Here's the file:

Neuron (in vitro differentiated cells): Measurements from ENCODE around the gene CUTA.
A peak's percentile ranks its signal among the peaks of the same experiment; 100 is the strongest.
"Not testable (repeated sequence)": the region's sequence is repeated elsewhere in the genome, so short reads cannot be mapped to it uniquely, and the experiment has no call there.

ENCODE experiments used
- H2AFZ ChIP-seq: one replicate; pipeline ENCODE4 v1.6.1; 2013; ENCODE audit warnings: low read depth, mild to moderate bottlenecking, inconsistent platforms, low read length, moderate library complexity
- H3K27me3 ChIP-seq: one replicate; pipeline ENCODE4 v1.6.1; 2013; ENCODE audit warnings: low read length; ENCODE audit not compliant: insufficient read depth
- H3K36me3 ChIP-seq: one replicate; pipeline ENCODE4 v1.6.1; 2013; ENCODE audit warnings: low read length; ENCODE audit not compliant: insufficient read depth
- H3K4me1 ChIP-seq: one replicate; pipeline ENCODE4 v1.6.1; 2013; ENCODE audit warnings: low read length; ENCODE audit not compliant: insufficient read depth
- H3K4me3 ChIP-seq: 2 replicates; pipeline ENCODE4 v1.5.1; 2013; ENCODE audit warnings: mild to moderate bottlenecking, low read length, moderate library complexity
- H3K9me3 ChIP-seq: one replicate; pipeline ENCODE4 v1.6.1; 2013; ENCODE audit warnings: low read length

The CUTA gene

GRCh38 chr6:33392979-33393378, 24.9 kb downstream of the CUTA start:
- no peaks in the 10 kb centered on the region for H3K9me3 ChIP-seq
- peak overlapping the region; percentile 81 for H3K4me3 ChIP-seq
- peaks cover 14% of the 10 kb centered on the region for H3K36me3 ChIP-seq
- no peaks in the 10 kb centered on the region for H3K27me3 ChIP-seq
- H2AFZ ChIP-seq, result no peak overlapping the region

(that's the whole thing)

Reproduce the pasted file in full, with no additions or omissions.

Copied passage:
Neuron (in vitro differentiated cells): Measurements from ENCODE around the gene CUTA.
A peak's percentile ranks its signal among the peaks of the same experiment; 100 is the strongest.
"Not testable (repeated sequence)": the region's sequence is repeated elsewhere in the genome, so short reads cannot be mapped to it uniquely, and the experiment has no call there.

ENCODE experiments used
- H2AFZ ChIP-seq: one replicate; pipeline ENCODE4 v1.6.1; 2013; ENCODE audit warnings: low read depth, mild to moderate bottlenecking, inconsistent platforms, low read length, moderate library complexity
- H3K27me3 ChIP-seq: one replicate; pipeline ENCODE4 v1.6.1; 2013; ENCODE audit warnings: low read length; ENCODE audit not compliant: insufficient read depth
- H3K36me3 ChIP-seq: one replicate; pipeline ENCODE4 v1.6.1; 2013; ENCODE audit warnings: low read length; ENCODE audit not compliant: insufficient read depth
- H3K4me1 ChIP-seq: one replicate; pipeline ENCODE4 v1.6.1; 2013; ENCODE audit warnings: low read length; ENCODE audit not compliant: insufficient read depth
- H3K4me3 ChIP-seq: 2 replicates; pipeline ENCODE4 v1.5.1; 2013; ENCODE audit warnings: mild to moderate bottlenecking, low read length, moderate library complexity
- H3K9me3 ChIP-seq: one replicate; pipeline ENCODE4 v1.6.1; 2013; ENCODE audit warnings: low read length

The CUTA gene

GRCh38 chr6:33392979-33393378, 24.9 kb downstream of the CUTA start:
- no peaks in the 10 kb centered on the region for H3K9me3 ChIP-seq
- peak overlapping the region; percentile 81 for H3K4me3 ChIP-seq
- peaks cover 14% of the 10 kb centered on the region for H3K36me3 ChIP-seq
- no peaks in the 10 kb centered on the region for H3K27me3 ChIP-seq
- H2AFZ ChIP-seq, result no peak overlapping the region